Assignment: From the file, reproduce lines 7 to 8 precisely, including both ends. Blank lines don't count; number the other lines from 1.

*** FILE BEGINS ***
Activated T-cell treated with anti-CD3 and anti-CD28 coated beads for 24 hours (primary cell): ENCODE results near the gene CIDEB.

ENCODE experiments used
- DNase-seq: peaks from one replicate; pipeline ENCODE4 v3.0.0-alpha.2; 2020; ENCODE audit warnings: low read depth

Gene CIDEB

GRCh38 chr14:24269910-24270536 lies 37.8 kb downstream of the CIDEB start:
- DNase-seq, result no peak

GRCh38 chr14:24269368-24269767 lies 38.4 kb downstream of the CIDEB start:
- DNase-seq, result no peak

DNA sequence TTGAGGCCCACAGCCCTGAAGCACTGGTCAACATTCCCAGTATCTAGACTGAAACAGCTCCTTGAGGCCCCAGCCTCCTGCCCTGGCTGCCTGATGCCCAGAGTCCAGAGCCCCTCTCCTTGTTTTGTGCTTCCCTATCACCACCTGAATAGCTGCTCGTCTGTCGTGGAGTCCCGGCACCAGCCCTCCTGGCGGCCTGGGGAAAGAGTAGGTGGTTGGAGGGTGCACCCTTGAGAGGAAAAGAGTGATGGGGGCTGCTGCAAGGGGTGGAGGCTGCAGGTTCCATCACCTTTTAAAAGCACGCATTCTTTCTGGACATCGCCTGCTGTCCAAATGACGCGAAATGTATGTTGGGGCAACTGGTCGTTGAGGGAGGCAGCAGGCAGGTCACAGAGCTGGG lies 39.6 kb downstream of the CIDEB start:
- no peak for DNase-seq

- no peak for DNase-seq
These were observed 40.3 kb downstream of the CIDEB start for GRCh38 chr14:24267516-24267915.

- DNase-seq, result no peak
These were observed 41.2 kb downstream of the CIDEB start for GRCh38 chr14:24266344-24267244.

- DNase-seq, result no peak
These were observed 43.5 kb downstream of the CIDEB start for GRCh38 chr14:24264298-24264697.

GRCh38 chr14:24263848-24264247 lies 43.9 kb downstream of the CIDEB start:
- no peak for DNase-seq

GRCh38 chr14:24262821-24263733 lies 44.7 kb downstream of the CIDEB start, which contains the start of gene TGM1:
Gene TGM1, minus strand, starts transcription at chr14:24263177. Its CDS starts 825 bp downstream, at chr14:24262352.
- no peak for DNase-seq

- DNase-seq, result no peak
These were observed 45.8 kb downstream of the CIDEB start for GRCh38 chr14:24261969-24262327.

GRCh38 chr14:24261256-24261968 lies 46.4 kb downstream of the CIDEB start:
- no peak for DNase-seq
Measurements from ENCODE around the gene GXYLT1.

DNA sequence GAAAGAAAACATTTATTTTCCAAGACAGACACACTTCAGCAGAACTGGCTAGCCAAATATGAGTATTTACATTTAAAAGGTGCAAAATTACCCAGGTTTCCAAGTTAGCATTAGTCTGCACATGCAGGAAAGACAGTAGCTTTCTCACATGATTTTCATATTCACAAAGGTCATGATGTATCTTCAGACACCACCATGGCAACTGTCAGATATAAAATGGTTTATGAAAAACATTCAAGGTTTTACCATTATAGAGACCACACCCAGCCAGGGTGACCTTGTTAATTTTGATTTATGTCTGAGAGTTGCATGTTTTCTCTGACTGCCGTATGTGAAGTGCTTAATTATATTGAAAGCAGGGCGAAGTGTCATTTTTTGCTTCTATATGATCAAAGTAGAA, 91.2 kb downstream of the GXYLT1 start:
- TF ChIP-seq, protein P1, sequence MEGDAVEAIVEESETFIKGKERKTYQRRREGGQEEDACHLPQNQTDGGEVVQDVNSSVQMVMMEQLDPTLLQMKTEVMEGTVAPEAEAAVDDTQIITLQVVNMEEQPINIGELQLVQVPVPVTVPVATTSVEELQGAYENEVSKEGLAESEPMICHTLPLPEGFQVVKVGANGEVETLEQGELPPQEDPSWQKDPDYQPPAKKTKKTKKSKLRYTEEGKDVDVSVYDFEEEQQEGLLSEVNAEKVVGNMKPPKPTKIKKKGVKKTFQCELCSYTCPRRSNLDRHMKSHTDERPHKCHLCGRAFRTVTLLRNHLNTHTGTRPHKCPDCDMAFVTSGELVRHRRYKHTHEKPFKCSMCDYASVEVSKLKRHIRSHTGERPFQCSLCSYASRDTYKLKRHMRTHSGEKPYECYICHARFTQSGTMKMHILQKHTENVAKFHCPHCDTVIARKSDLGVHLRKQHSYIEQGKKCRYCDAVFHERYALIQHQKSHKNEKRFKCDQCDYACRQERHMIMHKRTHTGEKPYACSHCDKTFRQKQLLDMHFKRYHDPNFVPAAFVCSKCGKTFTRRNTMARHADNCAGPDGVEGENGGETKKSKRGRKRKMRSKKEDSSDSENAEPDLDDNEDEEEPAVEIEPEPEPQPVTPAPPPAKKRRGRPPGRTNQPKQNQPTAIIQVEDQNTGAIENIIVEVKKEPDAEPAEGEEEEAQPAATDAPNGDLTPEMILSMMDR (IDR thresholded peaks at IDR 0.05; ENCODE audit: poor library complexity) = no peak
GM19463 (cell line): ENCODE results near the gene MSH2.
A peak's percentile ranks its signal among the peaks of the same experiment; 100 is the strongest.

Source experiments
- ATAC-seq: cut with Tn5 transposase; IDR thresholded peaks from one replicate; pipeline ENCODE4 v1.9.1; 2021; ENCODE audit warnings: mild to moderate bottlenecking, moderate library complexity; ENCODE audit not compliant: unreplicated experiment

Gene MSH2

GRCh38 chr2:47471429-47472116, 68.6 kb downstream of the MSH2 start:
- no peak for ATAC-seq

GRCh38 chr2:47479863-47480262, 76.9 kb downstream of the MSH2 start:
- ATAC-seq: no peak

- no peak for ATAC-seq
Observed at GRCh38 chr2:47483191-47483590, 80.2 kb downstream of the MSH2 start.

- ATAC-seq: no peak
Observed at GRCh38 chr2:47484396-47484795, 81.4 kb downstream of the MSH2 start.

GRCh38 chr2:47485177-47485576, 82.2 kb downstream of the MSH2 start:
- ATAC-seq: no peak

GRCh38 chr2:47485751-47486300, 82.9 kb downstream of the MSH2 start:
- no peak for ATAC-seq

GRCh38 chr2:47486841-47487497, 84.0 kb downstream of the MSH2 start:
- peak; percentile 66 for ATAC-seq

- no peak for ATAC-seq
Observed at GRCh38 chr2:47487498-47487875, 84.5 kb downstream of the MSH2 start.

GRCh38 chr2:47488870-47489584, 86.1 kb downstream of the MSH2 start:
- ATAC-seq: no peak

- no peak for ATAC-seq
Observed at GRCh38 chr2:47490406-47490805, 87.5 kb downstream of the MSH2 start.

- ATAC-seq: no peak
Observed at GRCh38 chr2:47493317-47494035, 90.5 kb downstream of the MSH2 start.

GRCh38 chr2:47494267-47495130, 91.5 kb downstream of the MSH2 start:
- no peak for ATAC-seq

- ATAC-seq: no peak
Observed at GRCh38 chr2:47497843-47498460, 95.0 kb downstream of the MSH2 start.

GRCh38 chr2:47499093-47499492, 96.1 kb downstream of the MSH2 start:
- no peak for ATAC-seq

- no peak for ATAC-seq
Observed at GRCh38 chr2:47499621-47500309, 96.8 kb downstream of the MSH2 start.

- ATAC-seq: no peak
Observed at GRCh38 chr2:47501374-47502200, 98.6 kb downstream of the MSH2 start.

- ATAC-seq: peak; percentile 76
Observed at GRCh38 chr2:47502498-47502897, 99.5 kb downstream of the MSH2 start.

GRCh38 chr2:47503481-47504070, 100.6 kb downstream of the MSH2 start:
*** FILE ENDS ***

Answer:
GRCh38 chr14:24269368-24269767 lies 38.4 kb downstream of the CIDEB start:
- DNase-seq, result no peak